A Comparative Analysis Between the Canadian Emergency Management Framework and Federal, Provincial, Territorial Legislation
May 15, 2007
Disaster and Emergency Management Practice 510
Instructor: Ron Kuban
Royal Roads University, Master Arts Disaster and Emergency Management Program
A Look at the Numbers3
In the Event of Emergency4
Appendix A – Legislative Definitions10
Appendix B – In the Event of an Emergency30
This paper compares Canada’s current Federal, Provincial and Territorial legislation and The Emergency Management Framework for Canada. Several variables were considered in this analysis. In particular, an understanding of the ability to work together and with varying government levels was to be determined. In addition to the legislation and framework document, consideration was given to relevant research on group interactions, including analysis of government department and level interactions, during emergencies. Although, the research considered was primarily conduced in the United States, due to the cultural similarities between US and Canadian citizens and government employees the research findings are considered to be strongly relevant. A large number of discrepancies and outright contradictions were found between the individual legislation for each province and territory. Additionally, there were significant areas of divergence between the federal and provincial/territorial legislation and between the framework and the legislation. However, when these differences are considered in conjunction with the sociological research on group interactions, the outlook for a cohesive emergency response between and among Canadian government is excellent.
A Look at the Numbers
Fourteen consolidated pieces of legislation and one framework document were compared. Within the set there are 143 definitions for 82 words, 135 of the definitions are unique. (Appendix A – Legislative Definitions) While the number of definitions seems large, the majority of them do not directly affect the process of disaster and emergency management, for example, there are four definitions each for “declaration of state of emergency” and “declaration of a state of local emergency” however, these definitions vary only in the referenced subsection of the act. Similarly, there are eight definitions for “Minister” again; the difference is not substantive, only the name for each minister is different. Surprisingly, however, there are eight different definitions for disaster and twelve for emergency. The only reason there are not more definitions of emergency is; there is no definition for emergency in the Federal legislation or in Quebec or Newfoundland’s legislation. How then, with this wide array of definitions for common elements between the legislation are the various governments to work together harmoniously? Leaving aside for a moment the exact definitions of emergency and disaster, let’s first take a look at the work they will do in an emergency or disaster situation.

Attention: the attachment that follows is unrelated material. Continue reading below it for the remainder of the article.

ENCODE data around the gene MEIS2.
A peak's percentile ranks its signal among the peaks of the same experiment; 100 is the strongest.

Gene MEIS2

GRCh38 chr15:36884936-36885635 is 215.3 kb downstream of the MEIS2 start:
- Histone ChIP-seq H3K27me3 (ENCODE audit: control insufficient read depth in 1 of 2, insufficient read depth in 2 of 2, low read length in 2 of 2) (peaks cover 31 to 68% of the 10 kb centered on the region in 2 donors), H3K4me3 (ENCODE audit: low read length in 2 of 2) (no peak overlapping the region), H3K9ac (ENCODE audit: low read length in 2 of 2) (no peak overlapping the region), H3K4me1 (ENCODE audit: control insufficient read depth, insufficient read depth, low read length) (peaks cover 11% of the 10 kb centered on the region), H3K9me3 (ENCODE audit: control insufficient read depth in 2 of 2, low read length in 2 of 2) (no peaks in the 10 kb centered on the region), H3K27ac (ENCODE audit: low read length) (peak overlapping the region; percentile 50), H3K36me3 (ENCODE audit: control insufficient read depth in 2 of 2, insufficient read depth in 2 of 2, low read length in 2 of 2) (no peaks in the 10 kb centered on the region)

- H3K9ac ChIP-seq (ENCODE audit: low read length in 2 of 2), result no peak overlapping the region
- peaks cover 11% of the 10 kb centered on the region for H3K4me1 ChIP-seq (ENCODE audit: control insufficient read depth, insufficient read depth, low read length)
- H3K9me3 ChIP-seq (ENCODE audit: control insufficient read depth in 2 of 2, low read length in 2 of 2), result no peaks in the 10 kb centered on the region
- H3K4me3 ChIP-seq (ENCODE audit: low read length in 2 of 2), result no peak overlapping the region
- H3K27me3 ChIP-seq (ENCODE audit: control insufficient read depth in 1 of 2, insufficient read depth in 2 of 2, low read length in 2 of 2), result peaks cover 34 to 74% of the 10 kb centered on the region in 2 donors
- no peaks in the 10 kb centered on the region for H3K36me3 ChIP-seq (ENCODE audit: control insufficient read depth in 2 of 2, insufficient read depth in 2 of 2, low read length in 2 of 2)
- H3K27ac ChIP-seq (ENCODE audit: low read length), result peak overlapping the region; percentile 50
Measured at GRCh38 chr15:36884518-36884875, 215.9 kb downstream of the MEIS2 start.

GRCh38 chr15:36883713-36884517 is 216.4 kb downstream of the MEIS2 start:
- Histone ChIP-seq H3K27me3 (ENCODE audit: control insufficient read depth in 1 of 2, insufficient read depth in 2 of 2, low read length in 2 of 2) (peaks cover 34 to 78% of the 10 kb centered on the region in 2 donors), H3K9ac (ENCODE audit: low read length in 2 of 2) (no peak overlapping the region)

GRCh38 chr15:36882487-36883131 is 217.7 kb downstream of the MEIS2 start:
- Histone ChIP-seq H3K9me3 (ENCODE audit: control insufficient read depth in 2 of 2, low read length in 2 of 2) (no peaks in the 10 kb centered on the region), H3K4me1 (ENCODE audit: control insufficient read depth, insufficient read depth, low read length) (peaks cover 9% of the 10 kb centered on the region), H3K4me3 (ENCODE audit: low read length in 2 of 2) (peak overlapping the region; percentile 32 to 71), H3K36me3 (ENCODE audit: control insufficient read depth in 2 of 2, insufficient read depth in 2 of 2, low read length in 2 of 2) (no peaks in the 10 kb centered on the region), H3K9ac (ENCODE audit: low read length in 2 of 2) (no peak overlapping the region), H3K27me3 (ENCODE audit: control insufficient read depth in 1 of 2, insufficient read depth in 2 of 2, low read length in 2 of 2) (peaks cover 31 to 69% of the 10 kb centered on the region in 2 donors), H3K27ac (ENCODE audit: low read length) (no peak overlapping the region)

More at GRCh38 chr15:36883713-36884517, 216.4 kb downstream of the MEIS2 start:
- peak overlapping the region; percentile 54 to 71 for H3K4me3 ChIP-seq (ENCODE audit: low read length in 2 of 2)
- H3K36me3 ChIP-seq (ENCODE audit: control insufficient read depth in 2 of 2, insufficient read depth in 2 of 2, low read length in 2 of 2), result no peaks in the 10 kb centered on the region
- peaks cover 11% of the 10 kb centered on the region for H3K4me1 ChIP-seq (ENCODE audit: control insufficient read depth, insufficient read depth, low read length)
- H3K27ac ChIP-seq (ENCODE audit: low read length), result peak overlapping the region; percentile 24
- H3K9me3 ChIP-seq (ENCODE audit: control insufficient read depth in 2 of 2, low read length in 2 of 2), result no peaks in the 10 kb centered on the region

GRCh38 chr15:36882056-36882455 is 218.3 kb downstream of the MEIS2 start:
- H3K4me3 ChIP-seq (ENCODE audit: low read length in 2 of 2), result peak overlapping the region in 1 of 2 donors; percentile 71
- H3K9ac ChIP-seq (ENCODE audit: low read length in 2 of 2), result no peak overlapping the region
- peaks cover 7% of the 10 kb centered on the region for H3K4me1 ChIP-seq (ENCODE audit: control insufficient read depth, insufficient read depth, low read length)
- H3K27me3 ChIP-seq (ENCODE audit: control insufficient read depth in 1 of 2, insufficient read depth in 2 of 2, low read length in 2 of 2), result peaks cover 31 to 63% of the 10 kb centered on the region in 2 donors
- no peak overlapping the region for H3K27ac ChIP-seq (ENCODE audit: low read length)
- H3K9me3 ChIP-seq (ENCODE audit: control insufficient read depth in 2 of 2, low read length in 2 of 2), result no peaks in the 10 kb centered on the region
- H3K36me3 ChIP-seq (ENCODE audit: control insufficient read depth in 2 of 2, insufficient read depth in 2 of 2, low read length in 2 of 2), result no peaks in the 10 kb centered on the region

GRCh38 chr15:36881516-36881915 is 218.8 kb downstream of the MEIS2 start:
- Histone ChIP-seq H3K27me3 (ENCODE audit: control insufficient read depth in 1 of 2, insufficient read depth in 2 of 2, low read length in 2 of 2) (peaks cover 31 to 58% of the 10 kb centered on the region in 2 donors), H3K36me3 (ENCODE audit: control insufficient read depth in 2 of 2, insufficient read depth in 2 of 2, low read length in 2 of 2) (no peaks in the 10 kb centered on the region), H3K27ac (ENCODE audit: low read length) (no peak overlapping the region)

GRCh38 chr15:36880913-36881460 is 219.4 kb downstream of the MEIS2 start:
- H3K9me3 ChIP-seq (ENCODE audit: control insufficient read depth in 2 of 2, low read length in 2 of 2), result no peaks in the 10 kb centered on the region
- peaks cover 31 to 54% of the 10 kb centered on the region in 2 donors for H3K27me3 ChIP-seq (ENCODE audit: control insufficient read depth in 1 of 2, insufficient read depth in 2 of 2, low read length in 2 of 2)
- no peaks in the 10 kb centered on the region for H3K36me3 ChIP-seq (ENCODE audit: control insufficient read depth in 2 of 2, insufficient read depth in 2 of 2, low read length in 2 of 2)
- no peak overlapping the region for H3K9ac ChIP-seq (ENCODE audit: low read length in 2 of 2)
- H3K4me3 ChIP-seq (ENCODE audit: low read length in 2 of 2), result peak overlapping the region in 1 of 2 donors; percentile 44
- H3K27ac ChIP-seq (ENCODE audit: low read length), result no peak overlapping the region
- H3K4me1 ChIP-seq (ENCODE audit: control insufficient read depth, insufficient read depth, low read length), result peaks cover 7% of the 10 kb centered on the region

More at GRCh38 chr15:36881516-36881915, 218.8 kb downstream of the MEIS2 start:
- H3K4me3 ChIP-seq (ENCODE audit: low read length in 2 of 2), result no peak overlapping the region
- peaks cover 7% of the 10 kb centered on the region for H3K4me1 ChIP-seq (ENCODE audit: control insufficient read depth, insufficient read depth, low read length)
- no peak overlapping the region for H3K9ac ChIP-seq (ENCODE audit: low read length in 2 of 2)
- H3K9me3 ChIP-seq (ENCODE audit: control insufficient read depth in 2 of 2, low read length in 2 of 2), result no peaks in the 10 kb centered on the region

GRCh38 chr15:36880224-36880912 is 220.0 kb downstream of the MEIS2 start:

In the Event of Emergency
Since it is during an actual cross jurisdictional emergency or disaster that the various levels and ministries of government will have to work together to accomplish immediate and high impact goals, the sections of the legislation specifically related to a disaster or emergency event occurrence which were considered. In particular, the following sections were considered: • Declaration of Emergency
o What the declaration must include
o The effective duration of the declaration
• Powers granted by the declaration
• Delegation of the powers
• Continuity of...